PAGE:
This conference opens up space for conversations across these contexts, and provides an opportunity to build networks and allow for local and global exchange knowledge. As well as this, at the heart of the conference is the need to centre experiences and knowledge of students and other young people. In the first instance the conference is organised in partnership with the Students Guild, University of Liverpool. In order to further break down borders of academic, researcher, student, young person and activist, speakers and participants are from a wide range of backgrounds and experiences, and the order of the day goes beyond traditional panel-question formats. Finally the conference challenges the notion of 'education', and though citing activism as a pedagogical practice, it opens up ideas of what is, and what can be, an 'educational space'.

The day will consist of plenary, panels, workshops, a walking tour and a film screening. Each session including the keynotes will be in an interactive format and designed to facilitate accessible and inclusive space for debate.

On Day One: Dr Remi Joseph-Salisbury*, University of Manchester will open up the conference with a plenary talk on his role as an academic and activist in race, youth and education issues. Breaking from traditional keynote formats, this talk will inform a roundtable session, where participants will draw on themes raised in Remi's talk, in order to have conversations and a feedback session. This will be followed by sessions on student protest and a local walking tour about 'race', class and education in Liverpool. There will then be a film screening of a youth-made documentary on race, class and educational inequalities (Title: 'Where is my education?' By Claudia Suarez), and closing the day there will be a round up of the day's discussions.

*Currently a Senior Lecturer at Leeds Beckett University, Dr Remi Joseph-Salisbury will be joining the University of Manchester as a Vice Chancellor's Fellow in Race and Ethnicity in September 2018. His research is centred on race and education in the UK and US. Remi is a founding member of the Critical Race and Ethnicities Network and a board member of the Racial Justice Network. His work straddles academia and activism. A keynote at this year's NUS Black Students conference, he has regularly contributed to debates on racism in higher education and decolonising the curriculum.

Day Two will begin with a plenary by 67 Suenos** (US) and UK based youth activists*** who highlight intersections of race and class in education exclusions and how to campaign through centring youth leadership and voice. This will be followed by a panel session on decolonising education. The day will conclude with a zine making workshop to produce manifestos reimaging student welfare and reimaging education.

**67 Suenos are a collective of working class immigrant (including undocumented) young people in Oakland, California. They use arts-based advocacy to facilitate healing and empower youth, and to campaign on social justice issues affecting their peer group and local communities.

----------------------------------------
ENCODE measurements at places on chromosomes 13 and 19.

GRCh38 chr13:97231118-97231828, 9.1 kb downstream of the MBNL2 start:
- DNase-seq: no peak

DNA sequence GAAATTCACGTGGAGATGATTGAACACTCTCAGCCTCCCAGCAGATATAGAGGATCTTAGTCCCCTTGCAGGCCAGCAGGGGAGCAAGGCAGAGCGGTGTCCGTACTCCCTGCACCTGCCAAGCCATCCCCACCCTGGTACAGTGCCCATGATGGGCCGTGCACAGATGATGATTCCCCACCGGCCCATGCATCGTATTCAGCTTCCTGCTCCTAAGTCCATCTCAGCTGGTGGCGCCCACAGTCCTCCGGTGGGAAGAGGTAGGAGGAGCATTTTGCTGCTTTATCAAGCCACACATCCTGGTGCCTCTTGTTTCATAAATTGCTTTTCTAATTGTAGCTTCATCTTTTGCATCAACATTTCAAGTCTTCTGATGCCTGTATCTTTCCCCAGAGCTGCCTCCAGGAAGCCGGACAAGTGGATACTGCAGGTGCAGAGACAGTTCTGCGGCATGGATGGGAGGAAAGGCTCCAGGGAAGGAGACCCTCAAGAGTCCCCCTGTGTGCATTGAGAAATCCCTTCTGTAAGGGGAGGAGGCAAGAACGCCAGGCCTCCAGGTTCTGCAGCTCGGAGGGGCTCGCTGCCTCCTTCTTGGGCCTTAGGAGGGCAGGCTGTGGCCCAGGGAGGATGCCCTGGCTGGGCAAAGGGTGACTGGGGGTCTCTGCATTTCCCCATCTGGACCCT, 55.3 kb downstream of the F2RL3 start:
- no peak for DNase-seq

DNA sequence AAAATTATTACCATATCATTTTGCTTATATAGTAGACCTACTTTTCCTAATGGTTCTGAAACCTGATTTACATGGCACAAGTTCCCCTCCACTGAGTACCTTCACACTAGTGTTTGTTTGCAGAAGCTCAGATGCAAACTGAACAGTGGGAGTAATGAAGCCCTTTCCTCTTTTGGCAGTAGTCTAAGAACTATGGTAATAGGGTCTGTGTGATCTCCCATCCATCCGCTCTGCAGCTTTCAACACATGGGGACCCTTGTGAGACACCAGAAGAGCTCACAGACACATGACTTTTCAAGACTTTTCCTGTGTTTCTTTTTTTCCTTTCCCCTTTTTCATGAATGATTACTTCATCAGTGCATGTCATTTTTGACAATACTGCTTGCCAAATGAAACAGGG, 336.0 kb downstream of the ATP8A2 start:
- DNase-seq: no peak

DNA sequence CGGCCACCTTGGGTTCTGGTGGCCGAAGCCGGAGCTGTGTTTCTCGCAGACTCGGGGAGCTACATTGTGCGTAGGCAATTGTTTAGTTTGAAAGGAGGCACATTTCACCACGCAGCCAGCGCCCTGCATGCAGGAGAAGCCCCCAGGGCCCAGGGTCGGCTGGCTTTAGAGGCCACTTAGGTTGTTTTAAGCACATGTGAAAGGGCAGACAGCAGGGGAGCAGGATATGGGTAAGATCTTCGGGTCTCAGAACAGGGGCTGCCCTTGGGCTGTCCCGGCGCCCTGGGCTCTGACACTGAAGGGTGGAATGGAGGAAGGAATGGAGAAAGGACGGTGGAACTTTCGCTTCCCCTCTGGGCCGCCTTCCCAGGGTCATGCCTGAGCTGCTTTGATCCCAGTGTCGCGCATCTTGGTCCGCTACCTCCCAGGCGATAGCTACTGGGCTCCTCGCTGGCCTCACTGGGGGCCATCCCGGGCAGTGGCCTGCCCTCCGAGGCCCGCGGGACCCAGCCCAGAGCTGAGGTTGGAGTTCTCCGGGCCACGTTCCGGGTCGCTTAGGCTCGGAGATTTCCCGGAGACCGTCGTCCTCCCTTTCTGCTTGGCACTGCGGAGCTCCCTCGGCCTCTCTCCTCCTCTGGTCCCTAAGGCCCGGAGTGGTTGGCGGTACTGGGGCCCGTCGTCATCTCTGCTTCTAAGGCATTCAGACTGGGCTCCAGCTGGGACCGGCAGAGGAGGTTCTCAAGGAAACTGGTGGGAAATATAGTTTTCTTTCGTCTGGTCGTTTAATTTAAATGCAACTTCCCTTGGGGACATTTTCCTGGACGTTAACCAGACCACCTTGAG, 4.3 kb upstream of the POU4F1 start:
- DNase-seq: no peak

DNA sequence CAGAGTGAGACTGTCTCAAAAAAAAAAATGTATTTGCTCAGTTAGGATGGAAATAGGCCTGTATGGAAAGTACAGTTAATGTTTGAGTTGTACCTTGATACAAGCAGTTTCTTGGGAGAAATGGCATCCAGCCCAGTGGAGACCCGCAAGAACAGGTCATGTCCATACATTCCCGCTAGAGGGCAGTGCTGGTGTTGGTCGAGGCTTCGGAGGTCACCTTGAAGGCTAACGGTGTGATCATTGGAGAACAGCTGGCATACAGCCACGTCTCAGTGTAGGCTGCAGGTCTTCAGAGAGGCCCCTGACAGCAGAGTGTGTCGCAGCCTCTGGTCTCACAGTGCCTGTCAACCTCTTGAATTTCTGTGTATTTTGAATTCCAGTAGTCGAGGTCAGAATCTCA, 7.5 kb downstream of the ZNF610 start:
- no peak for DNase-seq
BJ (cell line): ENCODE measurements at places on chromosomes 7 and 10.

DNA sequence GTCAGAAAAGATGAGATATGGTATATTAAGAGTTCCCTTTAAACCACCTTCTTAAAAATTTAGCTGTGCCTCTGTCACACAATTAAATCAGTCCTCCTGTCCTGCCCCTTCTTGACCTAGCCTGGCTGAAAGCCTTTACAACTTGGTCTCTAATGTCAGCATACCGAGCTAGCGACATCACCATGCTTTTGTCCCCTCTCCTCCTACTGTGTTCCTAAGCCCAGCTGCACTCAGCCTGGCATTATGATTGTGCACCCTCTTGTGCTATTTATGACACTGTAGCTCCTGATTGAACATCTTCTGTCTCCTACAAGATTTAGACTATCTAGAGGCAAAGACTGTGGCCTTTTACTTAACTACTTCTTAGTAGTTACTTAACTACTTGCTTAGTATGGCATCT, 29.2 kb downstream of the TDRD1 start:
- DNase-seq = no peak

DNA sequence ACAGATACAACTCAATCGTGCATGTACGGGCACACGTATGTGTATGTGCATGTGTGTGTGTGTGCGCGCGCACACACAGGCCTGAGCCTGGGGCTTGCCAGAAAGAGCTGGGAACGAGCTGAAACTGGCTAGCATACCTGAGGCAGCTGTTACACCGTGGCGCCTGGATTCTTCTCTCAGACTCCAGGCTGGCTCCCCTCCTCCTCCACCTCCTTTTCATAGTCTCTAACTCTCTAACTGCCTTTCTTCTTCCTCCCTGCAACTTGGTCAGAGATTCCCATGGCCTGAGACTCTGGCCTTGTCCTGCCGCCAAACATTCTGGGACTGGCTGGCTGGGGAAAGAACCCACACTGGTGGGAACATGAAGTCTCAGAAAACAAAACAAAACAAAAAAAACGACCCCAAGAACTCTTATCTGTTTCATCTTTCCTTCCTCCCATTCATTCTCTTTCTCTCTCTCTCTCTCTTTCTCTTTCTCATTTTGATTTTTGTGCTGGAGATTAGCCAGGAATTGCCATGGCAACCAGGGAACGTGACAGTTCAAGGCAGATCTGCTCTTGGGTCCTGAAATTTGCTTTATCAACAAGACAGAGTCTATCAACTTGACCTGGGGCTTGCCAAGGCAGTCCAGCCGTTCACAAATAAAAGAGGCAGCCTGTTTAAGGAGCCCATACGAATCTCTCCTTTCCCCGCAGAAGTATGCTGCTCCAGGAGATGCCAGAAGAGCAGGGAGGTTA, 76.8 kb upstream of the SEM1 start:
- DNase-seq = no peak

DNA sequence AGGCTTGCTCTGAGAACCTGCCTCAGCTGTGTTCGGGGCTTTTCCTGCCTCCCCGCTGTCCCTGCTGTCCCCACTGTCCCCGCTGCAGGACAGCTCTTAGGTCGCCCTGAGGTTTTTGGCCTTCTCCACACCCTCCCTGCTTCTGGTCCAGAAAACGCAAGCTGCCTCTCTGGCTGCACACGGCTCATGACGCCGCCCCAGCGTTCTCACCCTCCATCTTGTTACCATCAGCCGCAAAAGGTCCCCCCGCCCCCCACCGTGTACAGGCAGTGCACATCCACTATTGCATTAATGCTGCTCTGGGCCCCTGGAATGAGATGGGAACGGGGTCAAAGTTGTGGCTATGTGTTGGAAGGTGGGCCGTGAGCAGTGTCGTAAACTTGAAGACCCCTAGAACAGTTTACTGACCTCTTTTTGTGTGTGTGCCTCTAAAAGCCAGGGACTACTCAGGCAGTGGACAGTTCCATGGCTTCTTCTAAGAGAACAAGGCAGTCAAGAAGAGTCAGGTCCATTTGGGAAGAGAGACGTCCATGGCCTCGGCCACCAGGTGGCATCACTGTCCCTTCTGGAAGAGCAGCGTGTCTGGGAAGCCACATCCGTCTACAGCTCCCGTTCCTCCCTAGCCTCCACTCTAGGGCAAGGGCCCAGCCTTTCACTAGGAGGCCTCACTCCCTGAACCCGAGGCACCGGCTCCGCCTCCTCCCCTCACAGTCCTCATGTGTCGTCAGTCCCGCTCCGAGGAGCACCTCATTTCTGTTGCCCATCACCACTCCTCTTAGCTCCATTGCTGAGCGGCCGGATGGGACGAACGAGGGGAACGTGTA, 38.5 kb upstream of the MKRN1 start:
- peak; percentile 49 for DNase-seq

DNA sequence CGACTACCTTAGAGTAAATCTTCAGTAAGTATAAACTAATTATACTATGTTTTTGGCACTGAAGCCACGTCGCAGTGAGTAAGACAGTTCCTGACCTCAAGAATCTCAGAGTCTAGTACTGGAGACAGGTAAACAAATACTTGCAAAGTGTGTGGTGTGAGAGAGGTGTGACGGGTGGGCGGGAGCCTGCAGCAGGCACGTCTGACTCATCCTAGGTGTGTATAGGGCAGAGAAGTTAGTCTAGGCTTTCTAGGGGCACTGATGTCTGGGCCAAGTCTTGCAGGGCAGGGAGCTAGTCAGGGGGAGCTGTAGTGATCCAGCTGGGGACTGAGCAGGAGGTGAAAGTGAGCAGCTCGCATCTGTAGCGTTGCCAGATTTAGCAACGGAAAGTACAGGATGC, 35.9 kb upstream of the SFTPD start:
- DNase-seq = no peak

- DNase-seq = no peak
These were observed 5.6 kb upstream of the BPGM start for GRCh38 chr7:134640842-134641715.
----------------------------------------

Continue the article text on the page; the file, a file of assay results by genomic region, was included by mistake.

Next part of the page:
***This includes members of RECLAIM, a Manchester-based youth leadership and social change organisation which supports and amplifies the voices of working class young people, and Esme Flinders (Sociology undergraduate at University of Liverpool) who will speak about her experiences of engaging in local youth parliaments.
Year(s) Of Engagement Activity 2019
 
Description Created a formal working group to write a public document on the issues with academisation 
Form Of Engagement Activity A formal working group, expert panel or dialogue
Part Of Official Scheme? No
Geographic Reach National
Primary Audience Other audiences
Results and Impact I created a formal working group to write a public document on the issues with academisation. This group consists of a number of key academics in the field of academies and education study. There will also be different members of other groups invited e.g. teachers, campaigners, young people, journalists. This document will be written and published at a later date. It is expected that the publication will be written for a Think Tank e.g. CLASS.
Year(s) Of Engagement Activity 2019
 
Description Invited Keynote 
Form Of Engagement Activity A talk or presentation
Part Of Official Scheme? No
Geographic Reach International
Primary Audience Other audiences
Results and Impact I was invited to speak as a keynote to a group of academics, students, members of the public and educational professionals. I was joined by well regarded journalist Warwick Mansell who was the second Keynote of the day. Engaged conversations about the histories and futures of the Academies Programme were had, and new networks forged.
Year(s) Of Engagement Activity 2019
 
Description Worked with an illustrator to create images for future related public documents, and heighten future public engagement 
Form Of Engagement Activity Engagement focused website, blog or social media channel
Part Of Official Scheme? No
Geographic Reach International
Primary Audience Other audiences
Results and Impact I worked with an illustrator to create easily accessible images to go along with any public documents created and co-created from this research. In main I will use these for the public document that will emerge from the formal working group I created (see details about this in other record in this section).
Year(s) Of Engagement Activity 2019